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Spiral Curriculum: Definition & Example

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  • 0:01 What Is a Spiral Curricula?
  • 0:34 Mathematics
  • 1:28 Reading
  • 2:18 Science
  • 3:20 Social Studies
  • 4:28 Lesson Summary
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Lesson Transcript
Instructor: Derek Hughes
'Spiral curriculum' may be a term that you haven't heard before, but you certainly have learned from such a curriculum in your own student life. This lesson will provide a definition of spiral curriculum as well as some examples of the educational tool in action.

What is a Spiral Curricula?

If you have ever said to your students, ''Pay attention, this is something important that will come up again later in the year!'', chances are you've taught from a spiral curriculum. A spiral curriculum can be defined as a course of study in which students will see the same topics throughout their school career, with each encounter increasing in complexity and reinforcing previous learning.

Because it is hard to understand what spiral curriculum is just by looking at the definition above, this lesson will show what it looks like in practice in the four major subject areas: math, reading, science, and social studies.

Mathematics

Spiral curriculum is probably most easily seen in mathematics because most topics in math build off of each other with increasing complexity. For example, in first grade and the beginning of second grade, students learn simple addition and subtraction facts. These facts are memorized by students so that they no longer have to rely on counting on fingers or using number lines. Addition and subtraction is then made more complex by introducing two digit numbers.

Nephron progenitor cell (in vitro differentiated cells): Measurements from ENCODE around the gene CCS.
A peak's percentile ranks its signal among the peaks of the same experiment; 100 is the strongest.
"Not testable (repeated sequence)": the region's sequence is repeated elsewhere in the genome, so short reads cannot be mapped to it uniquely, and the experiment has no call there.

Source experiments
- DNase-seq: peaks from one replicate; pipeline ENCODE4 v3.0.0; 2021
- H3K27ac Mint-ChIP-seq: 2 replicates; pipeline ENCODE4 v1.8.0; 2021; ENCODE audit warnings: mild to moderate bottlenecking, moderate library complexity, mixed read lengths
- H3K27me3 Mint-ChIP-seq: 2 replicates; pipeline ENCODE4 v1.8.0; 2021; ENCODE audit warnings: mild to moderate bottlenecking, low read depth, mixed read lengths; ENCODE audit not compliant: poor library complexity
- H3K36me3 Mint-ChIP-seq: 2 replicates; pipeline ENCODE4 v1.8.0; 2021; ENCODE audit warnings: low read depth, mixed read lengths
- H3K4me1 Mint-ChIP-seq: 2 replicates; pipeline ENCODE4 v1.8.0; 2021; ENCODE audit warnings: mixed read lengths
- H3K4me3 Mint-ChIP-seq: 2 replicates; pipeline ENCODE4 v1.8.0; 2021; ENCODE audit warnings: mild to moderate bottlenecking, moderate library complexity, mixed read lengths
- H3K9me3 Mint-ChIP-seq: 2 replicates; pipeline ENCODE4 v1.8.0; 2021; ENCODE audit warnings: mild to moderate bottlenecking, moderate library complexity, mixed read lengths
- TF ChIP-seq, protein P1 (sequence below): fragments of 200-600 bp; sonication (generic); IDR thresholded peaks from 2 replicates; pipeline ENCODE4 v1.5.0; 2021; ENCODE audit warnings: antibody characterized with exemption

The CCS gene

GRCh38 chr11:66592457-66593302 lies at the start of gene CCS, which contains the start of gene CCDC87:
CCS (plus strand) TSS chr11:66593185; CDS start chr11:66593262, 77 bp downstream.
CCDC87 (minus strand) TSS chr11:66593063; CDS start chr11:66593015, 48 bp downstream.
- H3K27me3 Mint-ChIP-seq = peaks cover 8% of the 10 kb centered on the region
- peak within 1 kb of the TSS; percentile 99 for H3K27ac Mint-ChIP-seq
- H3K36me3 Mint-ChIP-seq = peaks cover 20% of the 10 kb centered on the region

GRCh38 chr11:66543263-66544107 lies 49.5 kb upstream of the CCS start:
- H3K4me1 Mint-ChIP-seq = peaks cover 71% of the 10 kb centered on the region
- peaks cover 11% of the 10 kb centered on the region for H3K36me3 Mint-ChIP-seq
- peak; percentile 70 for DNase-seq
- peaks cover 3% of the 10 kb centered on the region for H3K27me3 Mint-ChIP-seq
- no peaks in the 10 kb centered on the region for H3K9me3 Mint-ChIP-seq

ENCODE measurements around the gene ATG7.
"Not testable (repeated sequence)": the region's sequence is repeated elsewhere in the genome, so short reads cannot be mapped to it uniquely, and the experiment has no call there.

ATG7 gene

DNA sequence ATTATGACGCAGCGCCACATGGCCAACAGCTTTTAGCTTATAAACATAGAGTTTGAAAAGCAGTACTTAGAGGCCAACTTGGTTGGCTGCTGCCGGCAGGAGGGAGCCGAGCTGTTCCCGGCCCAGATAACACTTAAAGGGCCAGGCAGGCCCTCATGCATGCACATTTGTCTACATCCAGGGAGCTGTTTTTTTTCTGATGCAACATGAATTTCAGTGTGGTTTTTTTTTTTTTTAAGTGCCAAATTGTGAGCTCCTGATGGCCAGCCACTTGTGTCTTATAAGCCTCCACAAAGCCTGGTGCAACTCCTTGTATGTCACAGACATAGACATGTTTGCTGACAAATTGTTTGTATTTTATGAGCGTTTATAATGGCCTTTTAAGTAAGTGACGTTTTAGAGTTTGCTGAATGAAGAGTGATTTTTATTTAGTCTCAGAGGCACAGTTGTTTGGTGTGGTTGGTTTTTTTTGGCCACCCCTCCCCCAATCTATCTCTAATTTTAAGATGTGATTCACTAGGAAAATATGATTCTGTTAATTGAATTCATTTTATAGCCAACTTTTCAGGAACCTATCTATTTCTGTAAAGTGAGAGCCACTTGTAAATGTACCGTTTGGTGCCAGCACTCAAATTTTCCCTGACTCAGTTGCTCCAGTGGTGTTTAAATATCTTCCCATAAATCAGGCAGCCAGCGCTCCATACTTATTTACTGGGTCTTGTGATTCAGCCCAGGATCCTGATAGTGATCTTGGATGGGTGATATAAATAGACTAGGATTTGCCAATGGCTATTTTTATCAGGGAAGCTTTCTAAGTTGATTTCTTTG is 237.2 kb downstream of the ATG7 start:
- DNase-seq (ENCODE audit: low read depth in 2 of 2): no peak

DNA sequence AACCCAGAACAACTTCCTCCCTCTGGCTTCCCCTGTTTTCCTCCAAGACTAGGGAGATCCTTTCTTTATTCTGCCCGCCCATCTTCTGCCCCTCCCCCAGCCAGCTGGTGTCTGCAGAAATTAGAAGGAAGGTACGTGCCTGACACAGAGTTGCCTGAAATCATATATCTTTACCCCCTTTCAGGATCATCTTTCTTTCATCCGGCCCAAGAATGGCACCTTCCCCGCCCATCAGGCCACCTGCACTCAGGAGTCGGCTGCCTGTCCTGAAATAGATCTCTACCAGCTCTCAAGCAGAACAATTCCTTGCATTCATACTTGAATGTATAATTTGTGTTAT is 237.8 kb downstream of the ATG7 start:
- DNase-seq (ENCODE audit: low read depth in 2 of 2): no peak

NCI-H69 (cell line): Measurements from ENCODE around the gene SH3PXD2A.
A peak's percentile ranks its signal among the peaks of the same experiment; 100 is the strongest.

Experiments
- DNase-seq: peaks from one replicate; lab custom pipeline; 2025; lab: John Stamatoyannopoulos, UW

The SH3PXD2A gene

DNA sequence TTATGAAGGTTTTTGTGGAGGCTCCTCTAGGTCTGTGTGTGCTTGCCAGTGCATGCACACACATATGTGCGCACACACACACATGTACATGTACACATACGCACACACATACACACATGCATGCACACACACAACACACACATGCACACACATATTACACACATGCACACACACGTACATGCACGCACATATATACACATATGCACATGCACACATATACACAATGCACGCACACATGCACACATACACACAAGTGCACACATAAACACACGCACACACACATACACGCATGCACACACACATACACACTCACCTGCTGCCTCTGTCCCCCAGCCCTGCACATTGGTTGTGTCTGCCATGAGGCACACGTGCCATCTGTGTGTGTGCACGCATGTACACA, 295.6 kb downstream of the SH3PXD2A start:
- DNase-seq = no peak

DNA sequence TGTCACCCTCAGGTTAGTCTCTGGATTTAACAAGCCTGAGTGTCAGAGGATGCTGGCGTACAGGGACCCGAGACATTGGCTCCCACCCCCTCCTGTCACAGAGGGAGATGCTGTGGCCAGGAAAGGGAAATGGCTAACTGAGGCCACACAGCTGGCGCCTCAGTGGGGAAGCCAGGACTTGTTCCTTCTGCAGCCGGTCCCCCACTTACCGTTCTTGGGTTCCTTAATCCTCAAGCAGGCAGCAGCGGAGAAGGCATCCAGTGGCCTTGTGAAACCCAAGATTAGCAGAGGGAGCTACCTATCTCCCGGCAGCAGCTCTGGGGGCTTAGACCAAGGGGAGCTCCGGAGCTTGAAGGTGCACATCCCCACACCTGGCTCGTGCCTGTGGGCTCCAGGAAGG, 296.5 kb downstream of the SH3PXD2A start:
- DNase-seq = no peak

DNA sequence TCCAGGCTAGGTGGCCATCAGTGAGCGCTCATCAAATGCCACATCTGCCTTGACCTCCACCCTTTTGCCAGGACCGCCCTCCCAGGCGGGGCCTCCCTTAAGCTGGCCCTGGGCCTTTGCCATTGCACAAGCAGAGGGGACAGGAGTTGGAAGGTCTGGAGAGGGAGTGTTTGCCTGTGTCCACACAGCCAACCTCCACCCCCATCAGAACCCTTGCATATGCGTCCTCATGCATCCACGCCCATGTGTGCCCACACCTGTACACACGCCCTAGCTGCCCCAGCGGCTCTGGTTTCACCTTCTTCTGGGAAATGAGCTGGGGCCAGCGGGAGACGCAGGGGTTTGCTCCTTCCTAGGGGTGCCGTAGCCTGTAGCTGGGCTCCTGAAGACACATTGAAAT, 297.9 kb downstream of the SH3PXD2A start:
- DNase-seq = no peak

Students need to rely on their knowledge of the facts they have memorized in order to do the more complex problems. Accordingly, concepts incorporating addition and subtraction become more complex as students move through the grades. The early skills of adding and subtracting in elementary school grow and spiral as the years go by, to be used in algebra in high school and beyond.

Reading

Students learn to read in the early years of elementary school. The focus of a reading curriculum in kindergarten, first grade, and second grade is usually teaching students the skills they need to independently and successfully read a text. After students are taught to read, they are then asked to read to learn new things. This is an example of spiral curriculum in reading: learning to read evolving into reading to learn.

For example, students learn to identify a sequence of events when they are learning how to read. In later grades, students will recognize sequences of events even taken out of order to understand more complicated books and stories. The reading curriculum spirals out from simple comprehension skills to more complicated independent reading that requires the use of those skills.

Science

Finding examples of spiral curricula in play in math and reading are relatively easy; it is more difficult to do so in science and social studies. Nonetheless, it can and should be done because these subjects can be incredibly complex. In many cases, building upon simpler skills sets over time can make difficult content more accessible to student comprehension.

Science and social studies aren't always graded in earlier grades, but most teachers still include some lessons on these subjects. Plant biology, for instance, is a terrific place for spiral curriculum methods to be put into action. A lesson in first grade might focus on what plants need to grow, including sunlight. In third grade, students will then learn about photosynthesis, which explains why plants need sunlight to grow. In sixth grade, students will learn about the cellular structure of plants, which will give them a more complex picture of plant biology. Finally, students in high school will learn about organic chemistry in plants, completing the picture.

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